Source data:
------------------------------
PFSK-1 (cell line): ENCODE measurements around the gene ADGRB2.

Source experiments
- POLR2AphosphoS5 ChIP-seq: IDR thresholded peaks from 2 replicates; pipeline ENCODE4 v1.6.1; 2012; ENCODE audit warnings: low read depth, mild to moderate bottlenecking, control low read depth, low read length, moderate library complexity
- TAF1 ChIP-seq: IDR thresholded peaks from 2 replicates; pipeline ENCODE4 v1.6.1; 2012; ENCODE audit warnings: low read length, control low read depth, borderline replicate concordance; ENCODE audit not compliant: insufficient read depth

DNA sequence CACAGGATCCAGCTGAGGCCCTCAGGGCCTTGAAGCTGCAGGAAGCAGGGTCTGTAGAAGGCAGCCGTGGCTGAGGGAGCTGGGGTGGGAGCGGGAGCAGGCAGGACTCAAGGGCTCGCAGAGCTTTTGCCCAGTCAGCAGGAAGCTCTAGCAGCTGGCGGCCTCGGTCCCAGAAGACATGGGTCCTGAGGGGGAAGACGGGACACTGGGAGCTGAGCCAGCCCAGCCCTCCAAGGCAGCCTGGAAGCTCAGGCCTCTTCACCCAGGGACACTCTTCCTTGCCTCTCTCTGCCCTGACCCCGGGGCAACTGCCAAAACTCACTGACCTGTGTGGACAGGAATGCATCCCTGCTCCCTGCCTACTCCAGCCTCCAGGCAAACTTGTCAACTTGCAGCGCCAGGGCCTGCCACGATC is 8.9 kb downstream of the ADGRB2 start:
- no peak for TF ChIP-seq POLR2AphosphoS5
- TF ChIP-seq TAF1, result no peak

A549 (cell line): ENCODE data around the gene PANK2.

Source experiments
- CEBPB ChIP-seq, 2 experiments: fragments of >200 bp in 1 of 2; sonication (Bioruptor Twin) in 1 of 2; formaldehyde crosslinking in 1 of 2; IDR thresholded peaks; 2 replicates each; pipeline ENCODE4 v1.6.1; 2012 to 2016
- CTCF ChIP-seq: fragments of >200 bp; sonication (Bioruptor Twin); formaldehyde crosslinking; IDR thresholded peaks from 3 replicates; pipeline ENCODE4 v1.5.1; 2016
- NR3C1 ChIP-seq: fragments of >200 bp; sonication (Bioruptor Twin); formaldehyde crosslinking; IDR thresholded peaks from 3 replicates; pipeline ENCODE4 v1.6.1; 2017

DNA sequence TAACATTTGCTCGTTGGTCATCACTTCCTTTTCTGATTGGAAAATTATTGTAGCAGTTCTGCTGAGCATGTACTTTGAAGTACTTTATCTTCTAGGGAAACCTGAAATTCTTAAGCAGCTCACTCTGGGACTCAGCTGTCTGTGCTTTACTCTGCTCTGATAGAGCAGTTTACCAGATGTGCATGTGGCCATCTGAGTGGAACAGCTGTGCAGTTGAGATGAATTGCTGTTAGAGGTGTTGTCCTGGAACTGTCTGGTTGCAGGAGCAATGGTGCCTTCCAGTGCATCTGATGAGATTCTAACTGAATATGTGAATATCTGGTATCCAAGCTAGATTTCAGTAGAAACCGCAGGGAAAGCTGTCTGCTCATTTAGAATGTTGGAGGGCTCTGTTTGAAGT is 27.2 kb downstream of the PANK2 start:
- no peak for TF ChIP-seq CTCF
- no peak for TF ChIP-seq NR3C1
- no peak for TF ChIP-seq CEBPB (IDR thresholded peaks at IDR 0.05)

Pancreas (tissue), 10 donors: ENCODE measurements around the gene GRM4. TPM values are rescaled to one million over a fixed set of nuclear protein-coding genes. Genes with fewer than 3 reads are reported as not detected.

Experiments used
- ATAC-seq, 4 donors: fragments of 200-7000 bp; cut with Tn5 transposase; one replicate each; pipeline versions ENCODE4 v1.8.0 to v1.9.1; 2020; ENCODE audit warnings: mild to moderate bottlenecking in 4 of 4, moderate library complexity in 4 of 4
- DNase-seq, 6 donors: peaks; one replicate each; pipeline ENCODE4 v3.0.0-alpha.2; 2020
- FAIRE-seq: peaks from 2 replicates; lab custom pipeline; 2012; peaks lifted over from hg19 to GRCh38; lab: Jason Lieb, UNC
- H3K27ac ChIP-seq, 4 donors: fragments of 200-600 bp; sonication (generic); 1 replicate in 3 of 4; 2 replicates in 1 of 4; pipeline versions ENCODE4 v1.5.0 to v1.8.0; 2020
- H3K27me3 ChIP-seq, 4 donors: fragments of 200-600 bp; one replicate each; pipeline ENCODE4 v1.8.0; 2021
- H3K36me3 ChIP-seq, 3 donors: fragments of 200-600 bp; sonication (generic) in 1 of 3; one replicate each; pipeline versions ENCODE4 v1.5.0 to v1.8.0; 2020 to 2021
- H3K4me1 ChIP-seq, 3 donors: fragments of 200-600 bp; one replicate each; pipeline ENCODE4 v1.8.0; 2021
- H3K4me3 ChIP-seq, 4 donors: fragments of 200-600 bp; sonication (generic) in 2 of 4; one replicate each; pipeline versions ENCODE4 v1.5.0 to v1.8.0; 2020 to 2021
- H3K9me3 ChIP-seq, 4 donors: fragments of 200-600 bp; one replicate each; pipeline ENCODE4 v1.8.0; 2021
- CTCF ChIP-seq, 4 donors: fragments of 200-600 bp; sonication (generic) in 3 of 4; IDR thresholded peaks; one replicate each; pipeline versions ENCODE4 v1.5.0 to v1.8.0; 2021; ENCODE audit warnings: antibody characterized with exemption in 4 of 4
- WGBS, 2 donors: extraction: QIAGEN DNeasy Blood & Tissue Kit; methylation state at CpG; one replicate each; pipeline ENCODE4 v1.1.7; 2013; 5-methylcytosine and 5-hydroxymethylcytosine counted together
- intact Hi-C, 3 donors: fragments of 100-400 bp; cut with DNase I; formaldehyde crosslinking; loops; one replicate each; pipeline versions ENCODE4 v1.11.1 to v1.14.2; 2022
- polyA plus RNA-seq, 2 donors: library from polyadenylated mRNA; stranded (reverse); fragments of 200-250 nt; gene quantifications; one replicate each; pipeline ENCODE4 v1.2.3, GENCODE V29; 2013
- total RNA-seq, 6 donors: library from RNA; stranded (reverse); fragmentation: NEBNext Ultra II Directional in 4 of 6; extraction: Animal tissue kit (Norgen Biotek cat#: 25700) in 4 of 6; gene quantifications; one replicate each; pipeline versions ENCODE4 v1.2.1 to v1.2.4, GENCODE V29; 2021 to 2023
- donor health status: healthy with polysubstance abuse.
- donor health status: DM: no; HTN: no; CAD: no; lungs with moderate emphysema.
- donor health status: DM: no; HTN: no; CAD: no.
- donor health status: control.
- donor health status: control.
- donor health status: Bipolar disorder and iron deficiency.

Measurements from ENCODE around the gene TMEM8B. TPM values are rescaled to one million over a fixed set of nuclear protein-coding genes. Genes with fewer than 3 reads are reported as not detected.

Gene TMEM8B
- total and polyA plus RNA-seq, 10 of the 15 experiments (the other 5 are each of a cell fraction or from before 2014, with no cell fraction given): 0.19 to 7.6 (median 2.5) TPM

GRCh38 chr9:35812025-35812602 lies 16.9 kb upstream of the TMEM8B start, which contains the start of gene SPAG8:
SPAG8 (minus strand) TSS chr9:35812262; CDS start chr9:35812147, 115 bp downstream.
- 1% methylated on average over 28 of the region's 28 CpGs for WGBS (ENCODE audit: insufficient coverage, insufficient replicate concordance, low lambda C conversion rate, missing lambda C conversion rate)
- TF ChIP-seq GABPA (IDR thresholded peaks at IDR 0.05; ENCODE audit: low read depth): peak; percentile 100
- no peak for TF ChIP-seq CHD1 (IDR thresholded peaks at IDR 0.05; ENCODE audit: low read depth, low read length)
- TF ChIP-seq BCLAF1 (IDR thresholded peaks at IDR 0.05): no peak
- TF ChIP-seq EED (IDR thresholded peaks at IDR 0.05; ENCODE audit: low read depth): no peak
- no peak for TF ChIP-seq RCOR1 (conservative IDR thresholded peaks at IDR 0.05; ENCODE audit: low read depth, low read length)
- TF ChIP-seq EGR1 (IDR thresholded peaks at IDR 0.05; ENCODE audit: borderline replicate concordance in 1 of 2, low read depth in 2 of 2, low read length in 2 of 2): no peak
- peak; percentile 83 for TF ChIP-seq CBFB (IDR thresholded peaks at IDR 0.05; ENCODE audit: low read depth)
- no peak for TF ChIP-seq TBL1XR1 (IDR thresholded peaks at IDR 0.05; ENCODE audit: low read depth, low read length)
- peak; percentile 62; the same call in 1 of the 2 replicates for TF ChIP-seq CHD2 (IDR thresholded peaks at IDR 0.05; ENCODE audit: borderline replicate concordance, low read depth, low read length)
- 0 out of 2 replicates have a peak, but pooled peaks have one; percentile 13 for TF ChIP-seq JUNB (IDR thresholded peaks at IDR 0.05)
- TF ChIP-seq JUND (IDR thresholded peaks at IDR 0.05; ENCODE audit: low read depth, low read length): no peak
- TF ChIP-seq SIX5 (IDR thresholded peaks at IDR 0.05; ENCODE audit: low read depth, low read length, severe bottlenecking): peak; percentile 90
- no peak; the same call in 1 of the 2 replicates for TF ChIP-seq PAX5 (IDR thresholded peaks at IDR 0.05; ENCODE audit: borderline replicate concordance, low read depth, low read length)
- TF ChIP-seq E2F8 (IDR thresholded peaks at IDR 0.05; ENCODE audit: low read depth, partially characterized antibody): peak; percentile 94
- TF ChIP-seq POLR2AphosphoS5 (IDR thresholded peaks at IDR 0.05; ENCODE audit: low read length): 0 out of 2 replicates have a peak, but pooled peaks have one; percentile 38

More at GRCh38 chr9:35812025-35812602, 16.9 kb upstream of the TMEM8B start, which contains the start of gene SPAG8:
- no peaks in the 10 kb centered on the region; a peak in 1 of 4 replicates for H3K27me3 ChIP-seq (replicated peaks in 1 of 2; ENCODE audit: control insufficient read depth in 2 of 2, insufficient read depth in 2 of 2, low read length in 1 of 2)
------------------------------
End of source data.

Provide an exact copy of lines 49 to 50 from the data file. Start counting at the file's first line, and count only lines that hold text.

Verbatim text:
- no peak for TF ChIP-seq RCOR1 (conservative IDR thresholded peaks at IDR 0.05; ENCODE audit: low read depth, low read length)
- TF ChIP-seq EGR1 (IDR thresholded peaks at IDR 0.05; ENCODE audit: borderline replicate concordance in 1 of 2, low read depth in 2 of 2, low read length in 2 of 2): no peak